For Galapagos tours: Hotel Ninfa Tours, Corpoviajes: email: firstname.lastname@example.org (about USD$ 929 – $1,045, plus $100 for taxes to the national park for foreigners. )
I spent a week in Ecuador, staying a couple of nights in Quito, at the Marriott Hotel, and really enjoyed the pool, spa and food. Also, a nice hotel in Quito would be: Hotel Sebastian, Diego de Almagro 822, y Luis Cordero, contact Vicky Cevallos, (593) (2) 2222 400, email: email@example.com (593) (2) 2222 300.
I flew from Phoenix to Houston on Continental/United, then from there to Quito, which was about a five and a half hour flight. Later, I flew on Lan Ecuador’s Airbus 320 for 30 minutes from Quito to Cuenca for $150 round trip, and stayed at the Hotel Boutique Los Balcones, at Presidente Borrero 12-08 y Sangurima, esquina; Tel.: (593) 72842103, for a reasonable price. I thoroughly enjoyed the food at the California Kitchen, at the hotel, eating the best filet mignon and mahi-mahi. I also had a fun time dancing with George, the American expat who owns the business.
My thanks and appreciation to Henry, the manager of Los Balcones who was most courteous and helpful, and gave me tremendous hospitality. The Ecuadorians are very sweet and extremely polite people.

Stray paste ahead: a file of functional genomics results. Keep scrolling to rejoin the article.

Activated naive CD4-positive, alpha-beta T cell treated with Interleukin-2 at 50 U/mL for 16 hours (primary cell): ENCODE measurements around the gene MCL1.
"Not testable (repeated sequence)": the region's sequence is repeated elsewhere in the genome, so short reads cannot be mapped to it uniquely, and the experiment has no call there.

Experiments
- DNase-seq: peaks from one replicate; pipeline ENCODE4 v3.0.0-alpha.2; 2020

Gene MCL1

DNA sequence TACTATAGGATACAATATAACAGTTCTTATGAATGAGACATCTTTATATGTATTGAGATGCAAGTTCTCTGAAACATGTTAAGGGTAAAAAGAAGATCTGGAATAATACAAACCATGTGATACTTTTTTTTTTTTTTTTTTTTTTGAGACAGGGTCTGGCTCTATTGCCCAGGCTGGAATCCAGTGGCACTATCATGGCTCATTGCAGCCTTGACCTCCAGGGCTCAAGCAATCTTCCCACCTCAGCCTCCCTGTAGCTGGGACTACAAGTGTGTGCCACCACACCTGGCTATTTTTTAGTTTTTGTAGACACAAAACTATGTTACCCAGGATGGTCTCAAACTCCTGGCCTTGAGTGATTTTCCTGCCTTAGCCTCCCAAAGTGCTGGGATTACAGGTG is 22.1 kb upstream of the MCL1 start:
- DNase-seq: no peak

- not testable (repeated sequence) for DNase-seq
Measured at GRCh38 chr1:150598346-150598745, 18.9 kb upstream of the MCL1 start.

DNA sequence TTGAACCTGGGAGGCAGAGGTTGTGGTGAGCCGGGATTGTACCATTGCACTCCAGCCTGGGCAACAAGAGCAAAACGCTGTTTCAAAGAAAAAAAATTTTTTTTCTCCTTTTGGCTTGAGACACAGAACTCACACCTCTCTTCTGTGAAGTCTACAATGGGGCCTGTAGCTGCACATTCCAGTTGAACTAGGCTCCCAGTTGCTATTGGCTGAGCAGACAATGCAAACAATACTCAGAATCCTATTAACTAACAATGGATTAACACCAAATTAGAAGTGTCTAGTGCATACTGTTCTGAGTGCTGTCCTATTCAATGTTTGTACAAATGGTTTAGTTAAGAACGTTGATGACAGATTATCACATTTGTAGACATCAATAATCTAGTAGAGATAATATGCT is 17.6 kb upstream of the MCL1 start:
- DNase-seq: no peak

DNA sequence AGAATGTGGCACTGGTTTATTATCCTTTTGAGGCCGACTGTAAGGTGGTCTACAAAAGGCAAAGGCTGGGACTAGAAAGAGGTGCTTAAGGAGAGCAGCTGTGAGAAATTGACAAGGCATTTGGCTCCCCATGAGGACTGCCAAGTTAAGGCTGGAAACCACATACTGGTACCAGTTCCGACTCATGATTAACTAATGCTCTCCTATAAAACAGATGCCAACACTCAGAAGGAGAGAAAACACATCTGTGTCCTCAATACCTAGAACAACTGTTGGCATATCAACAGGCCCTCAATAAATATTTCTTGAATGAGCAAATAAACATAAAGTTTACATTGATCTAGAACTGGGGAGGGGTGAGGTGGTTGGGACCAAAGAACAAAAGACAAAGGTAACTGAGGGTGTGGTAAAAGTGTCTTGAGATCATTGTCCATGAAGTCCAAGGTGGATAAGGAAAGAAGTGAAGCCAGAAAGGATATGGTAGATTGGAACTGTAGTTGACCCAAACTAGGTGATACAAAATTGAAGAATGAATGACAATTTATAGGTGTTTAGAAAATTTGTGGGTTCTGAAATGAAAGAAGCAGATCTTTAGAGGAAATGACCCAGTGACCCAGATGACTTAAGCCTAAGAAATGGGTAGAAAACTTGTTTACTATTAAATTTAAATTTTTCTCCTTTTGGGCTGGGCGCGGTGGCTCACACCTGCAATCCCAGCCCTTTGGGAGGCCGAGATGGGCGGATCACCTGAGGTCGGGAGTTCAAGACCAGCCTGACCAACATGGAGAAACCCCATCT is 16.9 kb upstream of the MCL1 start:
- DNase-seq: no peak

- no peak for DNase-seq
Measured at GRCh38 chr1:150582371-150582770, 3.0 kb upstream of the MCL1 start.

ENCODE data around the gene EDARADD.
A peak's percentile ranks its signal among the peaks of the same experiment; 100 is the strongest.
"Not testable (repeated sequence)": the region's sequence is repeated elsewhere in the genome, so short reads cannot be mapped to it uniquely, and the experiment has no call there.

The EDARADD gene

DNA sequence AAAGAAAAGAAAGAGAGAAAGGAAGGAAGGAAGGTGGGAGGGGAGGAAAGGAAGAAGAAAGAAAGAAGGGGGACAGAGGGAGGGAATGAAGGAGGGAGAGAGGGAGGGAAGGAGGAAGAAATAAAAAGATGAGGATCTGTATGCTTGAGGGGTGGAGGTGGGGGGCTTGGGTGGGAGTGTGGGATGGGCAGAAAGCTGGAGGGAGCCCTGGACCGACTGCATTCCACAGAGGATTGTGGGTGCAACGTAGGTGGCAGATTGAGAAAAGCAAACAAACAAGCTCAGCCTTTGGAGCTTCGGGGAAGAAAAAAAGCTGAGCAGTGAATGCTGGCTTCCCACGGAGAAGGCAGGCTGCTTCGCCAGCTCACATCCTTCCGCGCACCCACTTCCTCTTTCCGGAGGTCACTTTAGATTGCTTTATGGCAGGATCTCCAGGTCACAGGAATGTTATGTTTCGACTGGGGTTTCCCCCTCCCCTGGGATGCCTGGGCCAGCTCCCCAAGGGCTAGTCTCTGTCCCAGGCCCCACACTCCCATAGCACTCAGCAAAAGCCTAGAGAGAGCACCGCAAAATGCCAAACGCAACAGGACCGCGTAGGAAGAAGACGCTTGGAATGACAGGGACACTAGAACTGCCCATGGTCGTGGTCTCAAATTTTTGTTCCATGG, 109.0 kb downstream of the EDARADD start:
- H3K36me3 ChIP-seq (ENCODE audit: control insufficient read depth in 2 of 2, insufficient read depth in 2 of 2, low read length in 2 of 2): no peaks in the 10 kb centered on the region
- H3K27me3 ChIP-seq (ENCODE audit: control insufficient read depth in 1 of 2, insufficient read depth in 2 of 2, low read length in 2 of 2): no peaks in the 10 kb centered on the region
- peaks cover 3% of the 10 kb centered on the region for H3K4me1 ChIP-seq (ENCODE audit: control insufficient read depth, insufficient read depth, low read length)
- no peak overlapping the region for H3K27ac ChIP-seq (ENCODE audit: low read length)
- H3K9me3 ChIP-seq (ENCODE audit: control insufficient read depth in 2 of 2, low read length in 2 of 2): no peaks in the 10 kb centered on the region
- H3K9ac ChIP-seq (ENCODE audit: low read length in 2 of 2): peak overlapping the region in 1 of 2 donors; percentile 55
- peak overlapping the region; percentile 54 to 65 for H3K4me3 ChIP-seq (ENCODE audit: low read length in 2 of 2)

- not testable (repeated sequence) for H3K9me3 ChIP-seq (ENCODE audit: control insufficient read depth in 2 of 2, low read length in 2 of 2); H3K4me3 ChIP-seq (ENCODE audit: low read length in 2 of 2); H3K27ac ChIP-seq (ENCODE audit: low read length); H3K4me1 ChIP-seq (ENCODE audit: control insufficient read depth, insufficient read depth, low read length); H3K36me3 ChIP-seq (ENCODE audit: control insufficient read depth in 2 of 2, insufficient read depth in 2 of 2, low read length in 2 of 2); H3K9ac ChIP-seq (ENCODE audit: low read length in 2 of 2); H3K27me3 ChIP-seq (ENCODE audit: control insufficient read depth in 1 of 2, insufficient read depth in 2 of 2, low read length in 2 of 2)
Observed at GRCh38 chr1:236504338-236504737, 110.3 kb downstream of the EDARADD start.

I also must thank Michel, my dancing partner, who runs Radio Ecuador At Your Service, on the Overseas Radio Network. While there tune in to him. If you can steal a dance from him, I promise you will not be able to keep up with his gyrations.
You must treat yourself to a mud-filled day at the Piedra de Agua thermal spa, in Parroquia Banos, Cuenca: www.piedradeagua.com.ec Tel. (07) 2892 496. I felt like a kid again covering myself from head to toe in red, then blue mud. The minerals are great for the skin. They also have a restaurant. It is about 20 minutes from the city in taxi for about $5.00.
Last, but not least, I must thank my friend Grahame, who was a wealth of information, and who is building his dream house in Chordeleg.
My Friend Grahame
BUEN VIAJE! HAPPY TRAVELS!
More Photos from Ecuador